You are never too old to learn! And there are even classes for infants to learn water survival skills. Swimming can be great fun and great exercise. View a list of some places that offer swimming lessons at www.FloridaPoolPro.com/safety/swimming-lessons
Monthly Archives: May 2015
Visit www.KeepSafePools.com for details and to sign the petition.
Sign the petition to keep the Department of Health inspecting all safety items on public swimming pools!
As your customers are starting to use their pools more and more frequently with the warmer weather, be sure you remind them about swimming pool safety. Give out FSPA pool watcher badges ($1 each for members) or an FSPA safety brochure (even cheaper!). Talk to them about chemical safety as well as child safety options. Remind them to put their safety fence back up after they are done swimming. They will be glad you care about them and not just their pool water!
Pool safety is important when you go for a swim but also when you are inside your home.
If you have a pool in your backyard it is always important to use safety precautions. Even if you don’t have kids in your home, the neighbors might or someone visiting in the neighborhood might. Kids can be very curious and find a way to get to your pool.
Mesh fencing should be at least four feet high and have a self-closing, self-latching gate meeting the latest ASTM standards. Door and gate alarms can alert you to children leaving the house. Motion alarms can be installed around the pool or in the water. Children shouldn’t be able to get to your pool without you. Safety covers meeting the ASTM F1346 Standard are also a way to increase safety in your pool.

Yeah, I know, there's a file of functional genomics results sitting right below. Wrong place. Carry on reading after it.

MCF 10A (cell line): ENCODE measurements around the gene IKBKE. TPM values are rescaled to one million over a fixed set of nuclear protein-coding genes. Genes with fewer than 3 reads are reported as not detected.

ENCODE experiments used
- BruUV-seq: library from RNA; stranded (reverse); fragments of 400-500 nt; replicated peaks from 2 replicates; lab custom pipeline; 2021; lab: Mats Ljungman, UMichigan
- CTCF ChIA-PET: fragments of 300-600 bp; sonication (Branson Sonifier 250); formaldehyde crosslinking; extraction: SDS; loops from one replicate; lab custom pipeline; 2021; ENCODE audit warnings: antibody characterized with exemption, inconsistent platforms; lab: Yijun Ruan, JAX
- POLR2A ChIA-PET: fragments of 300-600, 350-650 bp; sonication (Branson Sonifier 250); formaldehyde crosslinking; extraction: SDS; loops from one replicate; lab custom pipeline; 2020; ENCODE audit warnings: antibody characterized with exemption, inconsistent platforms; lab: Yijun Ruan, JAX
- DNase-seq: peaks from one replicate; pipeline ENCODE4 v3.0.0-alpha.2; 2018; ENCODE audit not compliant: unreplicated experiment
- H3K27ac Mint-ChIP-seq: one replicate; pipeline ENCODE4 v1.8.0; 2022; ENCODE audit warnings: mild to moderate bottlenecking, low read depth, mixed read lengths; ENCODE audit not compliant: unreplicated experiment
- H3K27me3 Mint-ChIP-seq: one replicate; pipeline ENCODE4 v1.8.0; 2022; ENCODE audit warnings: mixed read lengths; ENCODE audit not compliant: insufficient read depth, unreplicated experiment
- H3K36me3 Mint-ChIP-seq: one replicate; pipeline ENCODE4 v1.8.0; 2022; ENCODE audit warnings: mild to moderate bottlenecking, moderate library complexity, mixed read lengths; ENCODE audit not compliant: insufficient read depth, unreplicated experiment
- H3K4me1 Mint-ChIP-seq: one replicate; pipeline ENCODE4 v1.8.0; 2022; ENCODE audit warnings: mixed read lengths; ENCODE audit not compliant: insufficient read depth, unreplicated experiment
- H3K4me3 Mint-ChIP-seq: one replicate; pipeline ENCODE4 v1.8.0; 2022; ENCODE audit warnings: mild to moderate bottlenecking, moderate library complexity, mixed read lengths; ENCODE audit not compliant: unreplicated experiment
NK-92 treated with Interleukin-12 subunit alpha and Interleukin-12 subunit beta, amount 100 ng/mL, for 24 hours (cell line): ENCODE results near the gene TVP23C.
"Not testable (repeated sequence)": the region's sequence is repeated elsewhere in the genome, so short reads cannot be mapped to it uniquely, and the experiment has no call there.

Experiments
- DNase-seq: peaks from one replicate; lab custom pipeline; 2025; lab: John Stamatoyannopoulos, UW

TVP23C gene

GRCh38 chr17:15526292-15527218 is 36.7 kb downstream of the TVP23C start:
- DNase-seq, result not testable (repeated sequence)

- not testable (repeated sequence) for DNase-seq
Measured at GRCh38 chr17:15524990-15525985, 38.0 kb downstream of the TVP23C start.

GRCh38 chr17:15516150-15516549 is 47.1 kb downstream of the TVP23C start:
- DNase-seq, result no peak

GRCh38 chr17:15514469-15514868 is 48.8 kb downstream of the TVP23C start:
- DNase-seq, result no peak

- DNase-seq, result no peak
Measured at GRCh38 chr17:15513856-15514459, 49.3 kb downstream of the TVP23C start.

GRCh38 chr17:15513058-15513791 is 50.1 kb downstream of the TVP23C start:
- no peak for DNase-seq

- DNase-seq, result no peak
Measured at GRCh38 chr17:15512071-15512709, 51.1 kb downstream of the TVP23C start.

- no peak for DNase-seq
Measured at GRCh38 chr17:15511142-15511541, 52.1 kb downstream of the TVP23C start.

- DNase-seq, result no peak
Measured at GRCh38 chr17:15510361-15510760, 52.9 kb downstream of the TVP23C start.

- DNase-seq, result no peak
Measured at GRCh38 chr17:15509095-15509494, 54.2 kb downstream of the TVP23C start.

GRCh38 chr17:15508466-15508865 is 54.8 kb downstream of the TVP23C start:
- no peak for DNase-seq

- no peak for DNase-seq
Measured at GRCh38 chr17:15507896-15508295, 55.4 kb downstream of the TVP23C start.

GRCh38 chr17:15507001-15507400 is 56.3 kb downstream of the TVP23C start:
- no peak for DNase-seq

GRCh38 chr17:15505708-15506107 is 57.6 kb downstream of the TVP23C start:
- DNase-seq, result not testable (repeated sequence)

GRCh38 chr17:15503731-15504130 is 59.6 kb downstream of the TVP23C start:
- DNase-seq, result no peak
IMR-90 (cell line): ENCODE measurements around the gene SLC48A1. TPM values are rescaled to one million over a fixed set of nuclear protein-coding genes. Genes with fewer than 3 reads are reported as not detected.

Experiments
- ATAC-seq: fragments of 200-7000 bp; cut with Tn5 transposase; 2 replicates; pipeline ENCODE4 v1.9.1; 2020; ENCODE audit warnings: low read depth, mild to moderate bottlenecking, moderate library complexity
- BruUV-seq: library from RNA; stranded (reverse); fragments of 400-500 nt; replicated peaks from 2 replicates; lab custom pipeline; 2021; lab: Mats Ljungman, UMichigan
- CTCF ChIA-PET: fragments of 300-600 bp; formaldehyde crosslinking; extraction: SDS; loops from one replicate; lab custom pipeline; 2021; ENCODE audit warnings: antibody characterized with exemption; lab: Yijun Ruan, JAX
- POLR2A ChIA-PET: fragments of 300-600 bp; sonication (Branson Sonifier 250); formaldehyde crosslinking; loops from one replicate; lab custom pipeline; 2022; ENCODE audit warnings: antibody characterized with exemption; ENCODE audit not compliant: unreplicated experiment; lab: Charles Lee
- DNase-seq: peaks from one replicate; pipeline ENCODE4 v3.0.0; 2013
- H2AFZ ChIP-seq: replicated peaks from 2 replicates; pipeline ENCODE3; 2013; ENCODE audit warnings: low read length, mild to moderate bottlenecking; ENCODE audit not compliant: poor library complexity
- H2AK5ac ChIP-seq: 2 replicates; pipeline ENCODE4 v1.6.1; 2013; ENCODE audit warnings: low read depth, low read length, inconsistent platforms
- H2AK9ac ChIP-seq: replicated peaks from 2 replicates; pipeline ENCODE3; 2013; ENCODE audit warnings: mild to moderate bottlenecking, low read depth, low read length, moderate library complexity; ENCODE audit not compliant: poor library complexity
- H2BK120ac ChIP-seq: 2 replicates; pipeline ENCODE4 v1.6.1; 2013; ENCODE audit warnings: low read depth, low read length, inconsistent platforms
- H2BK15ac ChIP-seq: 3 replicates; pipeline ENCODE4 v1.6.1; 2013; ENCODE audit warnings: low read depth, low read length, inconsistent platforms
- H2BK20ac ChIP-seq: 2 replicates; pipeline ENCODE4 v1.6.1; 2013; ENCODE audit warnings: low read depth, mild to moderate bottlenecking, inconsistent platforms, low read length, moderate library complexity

Call a pool professional for help making your pool safe!
By: Brett D. Holland, Holland Pools & Spas, and Tony Caruso, TC Water Features
Spring has arrived and the demand for swimming pools has been steadily increasing, especially over the last several years. Financial institutions seem to be loosening up giving homeowners an opportunity to receive financing where in the previous years it almost seemed impossible. Homebuilders are finally unloading their inventory of homes which has allowed them to create new starts (with pools). With this new demand comes new opportunity. Every month new and old pool contractors are surfacing to cash in on the “Florida dream.” Two common questions which come up between contractors and their customers are: What are the pool builder’s responsibilities? And, what are the customer’s responsibilities?
It is common for an “agreement” to include a contract, drawing and a list of options. Unfortunately the contract, at times, consists of no more than the customer’s information, the construction lien law and a payment schedule. This potentially leads to obstacles during construction, due to the gray area of who is responsible for doing what.
A “scope of work” should be either implemented into the contract portion of the agreement or it should be done on a project-specific basis as its own document. This should include any site specifics but not limited to: tree/stump removal, fence removal/install, irrigation, sod, landscaping, concrete removal, hauling/delivering fill, de-watering, access letter if required, etc. Supply of labor and materials should also be clearly spelled out, as sometimes either the home builder or homeowner opts to perform and/or contract certain aspects of the project themselves or by other contractors they hire. In construction, water and power is a must, and the answer to who is supplying them can also be implemented into the “scope of work”, especially for home builder projects. If overlooked, the potential cost of a water truck and/or generators could sneak up quickly, not to mention the liability of leaving a generator on an unsecured job site overnight.
By having full disclosure, you minimize the chance of misinterpretation with your customers. This will hopefully pave the way for a positive building experience for your client, which will ultimately lead to a referral and more business for your company!